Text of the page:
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I still haven't succeed to sort Swedish letters in the index list with class article in the correct order.

I've tried it with specifying a sort key, i.e. \index{g~ra@göra}, but the result is not perfect. There will not be any empty lines between the groups of Å, Ä, and Ö sorting. And the extra coding job seems not be up to date 2014.

This way is quite cumbersome. Is there a better way?

Xindy should do the work (easy?), but how do I setup xindy to create an index with Swedish sorting order?

My comment: All texts are not written in English. I like the LaTeX system, it's a lot better than Word in my case, but the sorting troubles me.

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3 Answers 3

The problem is that with inputenc and utf8 option, index files are written in a way that xindy cannot process. This sample:

\documentclass[11pt]{article} 
\usepackage[T1]{fontenc}
\usepackage[swedish]{babel}
\usepackage[utf8]{inputenc} 

\usepackage{makeidx}
\makeindex

\begin{document}
This kind of index in text:

\index{Säker plats|textbf}Säker plats
foo\index{Aäö}\index{Aäö}
bar\index{äö}\index{aø}\index{ohne}\index{øæ}
\printindex
\end{document}

produces this .idx file:

\indexentry{S\IeC {\"a}ker plats|textbf}{1}
\indexentry{A\IeC {\"a}\IeC {\"o}}{1}
\indexentry{A\IeC {\"a}\IeC {\"o}}{1}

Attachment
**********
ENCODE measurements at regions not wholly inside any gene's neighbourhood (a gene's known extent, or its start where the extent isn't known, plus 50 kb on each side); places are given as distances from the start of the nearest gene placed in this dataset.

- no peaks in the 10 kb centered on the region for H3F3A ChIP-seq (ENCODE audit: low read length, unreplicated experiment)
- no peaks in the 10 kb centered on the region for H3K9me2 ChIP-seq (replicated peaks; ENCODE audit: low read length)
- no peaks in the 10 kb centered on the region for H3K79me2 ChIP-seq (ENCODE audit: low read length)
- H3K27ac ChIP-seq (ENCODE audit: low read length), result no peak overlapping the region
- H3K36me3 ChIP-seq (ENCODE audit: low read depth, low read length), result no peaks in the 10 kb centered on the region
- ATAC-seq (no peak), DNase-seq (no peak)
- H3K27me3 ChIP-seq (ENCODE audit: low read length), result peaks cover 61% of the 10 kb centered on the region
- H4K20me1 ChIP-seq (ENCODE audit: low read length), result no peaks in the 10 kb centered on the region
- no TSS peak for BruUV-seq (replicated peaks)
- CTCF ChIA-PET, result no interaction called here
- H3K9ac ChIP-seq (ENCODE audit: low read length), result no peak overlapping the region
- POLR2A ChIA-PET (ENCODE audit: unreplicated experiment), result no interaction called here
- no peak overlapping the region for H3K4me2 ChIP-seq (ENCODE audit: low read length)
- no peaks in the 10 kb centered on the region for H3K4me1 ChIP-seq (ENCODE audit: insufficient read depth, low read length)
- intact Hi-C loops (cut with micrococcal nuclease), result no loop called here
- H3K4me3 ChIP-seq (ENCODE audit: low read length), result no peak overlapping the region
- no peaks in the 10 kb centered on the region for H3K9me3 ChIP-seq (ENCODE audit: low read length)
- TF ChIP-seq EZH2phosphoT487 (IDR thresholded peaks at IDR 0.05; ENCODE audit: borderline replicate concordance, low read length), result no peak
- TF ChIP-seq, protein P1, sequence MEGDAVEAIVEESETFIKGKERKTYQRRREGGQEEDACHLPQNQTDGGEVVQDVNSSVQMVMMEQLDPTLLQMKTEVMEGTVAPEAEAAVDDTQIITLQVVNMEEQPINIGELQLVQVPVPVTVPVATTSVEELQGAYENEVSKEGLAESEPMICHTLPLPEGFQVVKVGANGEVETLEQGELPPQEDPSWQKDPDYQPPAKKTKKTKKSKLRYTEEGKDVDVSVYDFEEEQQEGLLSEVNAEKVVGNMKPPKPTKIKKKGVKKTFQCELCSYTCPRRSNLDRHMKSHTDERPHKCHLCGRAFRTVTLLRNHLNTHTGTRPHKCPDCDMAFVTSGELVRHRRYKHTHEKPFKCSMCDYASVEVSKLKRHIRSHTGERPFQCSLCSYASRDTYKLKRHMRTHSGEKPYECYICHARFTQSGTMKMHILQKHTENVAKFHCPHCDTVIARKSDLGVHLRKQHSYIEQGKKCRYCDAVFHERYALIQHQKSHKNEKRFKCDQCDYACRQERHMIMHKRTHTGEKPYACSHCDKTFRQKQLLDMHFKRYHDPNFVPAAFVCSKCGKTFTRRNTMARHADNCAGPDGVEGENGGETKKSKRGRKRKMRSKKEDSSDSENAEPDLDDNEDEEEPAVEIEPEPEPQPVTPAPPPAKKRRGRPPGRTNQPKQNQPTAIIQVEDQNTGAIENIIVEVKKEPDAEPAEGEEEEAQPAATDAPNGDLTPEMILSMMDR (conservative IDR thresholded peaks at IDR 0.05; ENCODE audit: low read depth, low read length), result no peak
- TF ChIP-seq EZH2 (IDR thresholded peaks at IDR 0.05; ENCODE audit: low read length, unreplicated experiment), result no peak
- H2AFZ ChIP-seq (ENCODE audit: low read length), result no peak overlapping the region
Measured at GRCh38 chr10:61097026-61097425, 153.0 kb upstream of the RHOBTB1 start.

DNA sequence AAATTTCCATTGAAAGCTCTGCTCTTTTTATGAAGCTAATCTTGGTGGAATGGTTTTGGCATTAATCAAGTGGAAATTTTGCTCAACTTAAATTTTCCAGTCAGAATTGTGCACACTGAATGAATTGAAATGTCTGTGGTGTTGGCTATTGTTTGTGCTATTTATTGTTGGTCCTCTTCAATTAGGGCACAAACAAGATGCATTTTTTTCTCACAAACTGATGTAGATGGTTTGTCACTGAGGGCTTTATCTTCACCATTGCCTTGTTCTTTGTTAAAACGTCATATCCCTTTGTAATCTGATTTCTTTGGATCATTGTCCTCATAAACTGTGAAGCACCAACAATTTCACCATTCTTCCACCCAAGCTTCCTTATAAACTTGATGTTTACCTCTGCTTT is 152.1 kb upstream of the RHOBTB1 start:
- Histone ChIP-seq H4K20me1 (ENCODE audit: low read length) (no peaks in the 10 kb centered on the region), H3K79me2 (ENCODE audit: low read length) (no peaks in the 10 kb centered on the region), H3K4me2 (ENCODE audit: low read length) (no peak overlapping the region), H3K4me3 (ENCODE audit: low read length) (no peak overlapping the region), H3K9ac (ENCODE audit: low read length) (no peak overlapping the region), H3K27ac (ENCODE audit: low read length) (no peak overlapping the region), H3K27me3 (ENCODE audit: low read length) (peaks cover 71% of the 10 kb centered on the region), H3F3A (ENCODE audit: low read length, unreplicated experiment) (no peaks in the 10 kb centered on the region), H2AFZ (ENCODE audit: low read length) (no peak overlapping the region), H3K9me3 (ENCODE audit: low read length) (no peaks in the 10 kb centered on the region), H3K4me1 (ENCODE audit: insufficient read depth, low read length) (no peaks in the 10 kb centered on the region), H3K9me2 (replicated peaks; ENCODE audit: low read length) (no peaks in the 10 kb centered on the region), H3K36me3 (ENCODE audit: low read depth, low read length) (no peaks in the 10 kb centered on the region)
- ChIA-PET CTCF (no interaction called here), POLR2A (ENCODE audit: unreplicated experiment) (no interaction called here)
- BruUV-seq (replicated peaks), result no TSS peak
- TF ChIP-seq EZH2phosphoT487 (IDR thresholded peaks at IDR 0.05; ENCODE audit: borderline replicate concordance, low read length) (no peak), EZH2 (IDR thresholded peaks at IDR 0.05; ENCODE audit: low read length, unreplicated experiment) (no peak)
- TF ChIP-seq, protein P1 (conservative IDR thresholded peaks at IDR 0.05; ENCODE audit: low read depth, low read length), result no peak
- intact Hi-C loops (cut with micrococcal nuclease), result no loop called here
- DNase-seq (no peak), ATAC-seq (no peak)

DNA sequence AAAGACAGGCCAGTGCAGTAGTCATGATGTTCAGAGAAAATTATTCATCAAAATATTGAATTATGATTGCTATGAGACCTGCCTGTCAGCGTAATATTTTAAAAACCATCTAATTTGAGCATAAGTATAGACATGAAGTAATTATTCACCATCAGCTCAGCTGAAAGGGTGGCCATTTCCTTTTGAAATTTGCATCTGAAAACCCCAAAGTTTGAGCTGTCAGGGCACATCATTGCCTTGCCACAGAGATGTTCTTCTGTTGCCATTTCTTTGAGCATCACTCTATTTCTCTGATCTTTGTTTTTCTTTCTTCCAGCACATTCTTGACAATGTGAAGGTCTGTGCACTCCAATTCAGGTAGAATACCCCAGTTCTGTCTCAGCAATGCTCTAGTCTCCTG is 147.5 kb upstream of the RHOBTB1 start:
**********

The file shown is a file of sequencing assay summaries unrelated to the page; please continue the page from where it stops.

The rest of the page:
\indexentry{\IeC {\"a}\IeC {\"o}}{1}
\indexentry{a\IeC {\o }}{1}
\indexentry{ohne}{1}
\indexentry{\IeC {\o }\IeC {\ae }}{1} 

you need to convert this code to utf8. It is possible to do this using my script iec2utf. Download the file iec2utf.lua to the directory with your document and make batch script swedxindy:

#!/usr/bin/env sh
texlua iec2utf.lua T1 < `basename $1 .tex`.idx | texindy -i -M lang/swedish/utf8-lang -o `basename $1 .tex`.ind

I don't use texshop so I don't know how to add this script to the menu, but you can call it from command line (you will have to make it executable, I think it can be made with command chmod -x swedxindy like in Linux).

Edit

I simplified the process - there is now script called utftexindy in the iec2utf repository. Process described above can be now simplified to:

texlua utftexindy.lua -L swedish sample.idx

Result:

enter image description here

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1  
This should definitely go to CTAN. –  egreg Jan 13 at 20:50
    
@egreg I have quite a long list of packages which I want to post to CTAN, but I am really struggling with documentation. But I plan to do it :) –  michal.h21 Jan 13 at 21:02
1  
This really ought to be fixed at xindy level given that so many LaTeX users use it. –  daleif Jan 15 at 10:05
    
Michal: Typo on your github resource, an f is missing (must be @echo off). But the real problem is: no ieclib existant here (Win7-64). –  Speravir Jan 15 at 22:09
    
@Speravir ieclib is included in iec2utf respository. I updated documentation, I hope it is more clear now :) –  michal.h21 Jan 16 at 9:04

In his answer michal.h21 has identified the problem and found the problem in the way, UTF-8 characters are written, if \usepackage[utf8]{inputenc} is used:

\IeC{<LICR>}% LICR = LaTeX Internal Character Representation

Since package inputenc makes the 8-bit bytes active, they can be redefined to print themselves instead of the \IeC stuff.

Also \index uses verbatim category codes for its argument. LaTeX does not include 8-bit characters in its verbatim category codes, because it has to map the UTF-8 byte sequence to a character slot of a font encoding to get the correct character.

The following example, based on michal.h21's example, patches \index that it does not write expanded UTF-8 characters:

\documentclass[11pt]{article}
\usepackage[T1]{fontenc}
\usepackage[swedish]{babel}
\usepackage[utf8]{inputenc}